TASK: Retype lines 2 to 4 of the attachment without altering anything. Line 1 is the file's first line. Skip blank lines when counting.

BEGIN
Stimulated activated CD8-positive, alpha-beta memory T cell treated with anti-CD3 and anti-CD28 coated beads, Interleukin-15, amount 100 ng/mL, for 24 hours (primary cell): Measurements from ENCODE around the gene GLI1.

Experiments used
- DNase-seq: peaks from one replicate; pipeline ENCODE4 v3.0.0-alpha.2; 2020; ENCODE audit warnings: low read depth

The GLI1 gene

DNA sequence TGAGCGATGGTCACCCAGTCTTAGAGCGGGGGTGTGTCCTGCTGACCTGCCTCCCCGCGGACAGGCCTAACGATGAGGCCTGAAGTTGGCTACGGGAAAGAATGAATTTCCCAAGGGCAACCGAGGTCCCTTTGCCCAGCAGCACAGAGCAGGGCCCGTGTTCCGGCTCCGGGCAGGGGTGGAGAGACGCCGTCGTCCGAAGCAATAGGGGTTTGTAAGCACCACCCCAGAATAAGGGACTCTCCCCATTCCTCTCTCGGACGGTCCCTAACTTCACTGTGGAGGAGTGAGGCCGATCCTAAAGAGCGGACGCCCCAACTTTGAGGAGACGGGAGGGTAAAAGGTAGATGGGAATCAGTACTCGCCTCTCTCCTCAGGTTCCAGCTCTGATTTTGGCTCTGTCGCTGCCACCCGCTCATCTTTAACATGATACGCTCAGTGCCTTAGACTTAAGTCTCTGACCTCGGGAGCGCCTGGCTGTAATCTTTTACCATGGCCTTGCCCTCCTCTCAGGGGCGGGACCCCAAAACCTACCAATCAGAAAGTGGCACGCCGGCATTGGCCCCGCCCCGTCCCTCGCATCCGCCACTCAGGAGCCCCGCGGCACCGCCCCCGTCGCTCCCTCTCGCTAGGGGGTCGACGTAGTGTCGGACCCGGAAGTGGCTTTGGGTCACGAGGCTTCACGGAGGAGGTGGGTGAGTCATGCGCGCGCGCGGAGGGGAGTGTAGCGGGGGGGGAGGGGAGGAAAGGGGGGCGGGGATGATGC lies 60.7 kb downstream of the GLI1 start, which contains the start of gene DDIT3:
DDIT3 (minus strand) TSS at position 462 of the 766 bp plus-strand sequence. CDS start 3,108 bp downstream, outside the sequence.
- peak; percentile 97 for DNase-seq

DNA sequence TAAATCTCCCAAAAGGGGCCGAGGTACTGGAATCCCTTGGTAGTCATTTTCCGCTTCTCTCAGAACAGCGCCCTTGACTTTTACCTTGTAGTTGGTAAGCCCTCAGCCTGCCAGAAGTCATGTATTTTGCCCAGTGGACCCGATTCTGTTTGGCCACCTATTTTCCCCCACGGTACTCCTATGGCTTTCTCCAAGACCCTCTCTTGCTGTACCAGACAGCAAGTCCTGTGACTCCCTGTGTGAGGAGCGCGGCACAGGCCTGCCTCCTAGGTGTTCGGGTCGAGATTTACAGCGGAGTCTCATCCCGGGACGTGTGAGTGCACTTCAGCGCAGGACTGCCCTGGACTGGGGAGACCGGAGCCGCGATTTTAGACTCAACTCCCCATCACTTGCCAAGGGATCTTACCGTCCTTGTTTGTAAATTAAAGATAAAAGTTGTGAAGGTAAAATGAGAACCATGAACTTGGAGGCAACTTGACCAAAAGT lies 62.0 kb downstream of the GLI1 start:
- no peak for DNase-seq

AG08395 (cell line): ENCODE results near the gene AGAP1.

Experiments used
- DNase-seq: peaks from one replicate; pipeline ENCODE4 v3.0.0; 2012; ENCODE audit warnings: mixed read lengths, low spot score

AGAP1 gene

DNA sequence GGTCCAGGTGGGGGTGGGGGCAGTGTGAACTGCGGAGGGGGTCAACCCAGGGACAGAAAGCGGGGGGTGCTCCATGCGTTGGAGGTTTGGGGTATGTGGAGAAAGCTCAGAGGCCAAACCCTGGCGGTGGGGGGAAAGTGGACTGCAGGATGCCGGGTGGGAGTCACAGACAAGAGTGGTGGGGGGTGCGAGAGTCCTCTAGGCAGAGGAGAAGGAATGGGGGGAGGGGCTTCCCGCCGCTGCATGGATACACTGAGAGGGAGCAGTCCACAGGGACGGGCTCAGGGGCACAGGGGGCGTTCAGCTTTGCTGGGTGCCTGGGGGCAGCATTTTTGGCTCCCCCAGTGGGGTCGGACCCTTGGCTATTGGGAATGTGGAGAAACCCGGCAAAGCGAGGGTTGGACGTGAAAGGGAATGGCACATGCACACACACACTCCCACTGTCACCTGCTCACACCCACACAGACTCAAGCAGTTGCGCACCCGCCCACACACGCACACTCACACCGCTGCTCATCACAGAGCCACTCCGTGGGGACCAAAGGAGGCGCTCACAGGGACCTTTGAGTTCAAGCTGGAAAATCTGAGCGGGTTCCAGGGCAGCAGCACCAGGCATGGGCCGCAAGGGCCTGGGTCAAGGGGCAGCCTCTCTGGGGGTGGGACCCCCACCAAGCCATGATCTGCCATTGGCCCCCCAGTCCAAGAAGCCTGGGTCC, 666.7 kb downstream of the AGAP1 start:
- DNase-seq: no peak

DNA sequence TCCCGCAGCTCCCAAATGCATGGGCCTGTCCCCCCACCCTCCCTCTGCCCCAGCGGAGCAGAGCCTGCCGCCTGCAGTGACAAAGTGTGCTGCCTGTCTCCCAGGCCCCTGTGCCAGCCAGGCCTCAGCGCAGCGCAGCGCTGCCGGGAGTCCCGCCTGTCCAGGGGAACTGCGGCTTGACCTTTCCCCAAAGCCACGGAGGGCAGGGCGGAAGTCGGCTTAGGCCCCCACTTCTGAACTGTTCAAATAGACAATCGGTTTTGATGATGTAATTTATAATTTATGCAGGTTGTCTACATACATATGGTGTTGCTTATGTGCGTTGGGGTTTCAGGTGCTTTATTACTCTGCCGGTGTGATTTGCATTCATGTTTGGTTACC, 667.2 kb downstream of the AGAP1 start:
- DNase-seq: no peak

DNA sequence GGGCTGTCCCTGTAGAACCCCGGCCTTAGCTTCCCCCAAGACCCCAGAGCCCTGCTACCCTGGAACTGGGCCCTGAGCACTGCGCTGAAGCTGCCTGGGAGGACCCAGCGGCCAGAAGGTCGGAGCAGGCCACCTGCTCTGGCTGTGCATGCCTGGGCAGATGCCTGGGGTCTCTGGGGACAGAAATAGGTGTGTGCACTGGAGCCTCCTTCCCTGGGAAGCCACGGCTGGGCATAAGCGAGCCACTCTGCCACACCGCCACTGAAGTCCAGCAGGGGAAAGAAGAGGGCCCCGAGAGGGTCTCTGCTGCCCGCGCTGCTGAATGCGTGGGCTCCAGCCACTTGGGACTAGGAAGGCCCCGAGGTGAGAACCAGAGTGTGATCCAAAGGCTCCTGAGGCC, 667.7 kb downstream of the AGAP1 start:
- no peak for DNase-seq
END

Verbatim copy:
Experiments used
- DNase-seq: peaks from one replicate; pipeline ENCODE4 v3.0.0-alpha.2; 2020; ENCODE audit warnings: low read depth

The GLI1 gene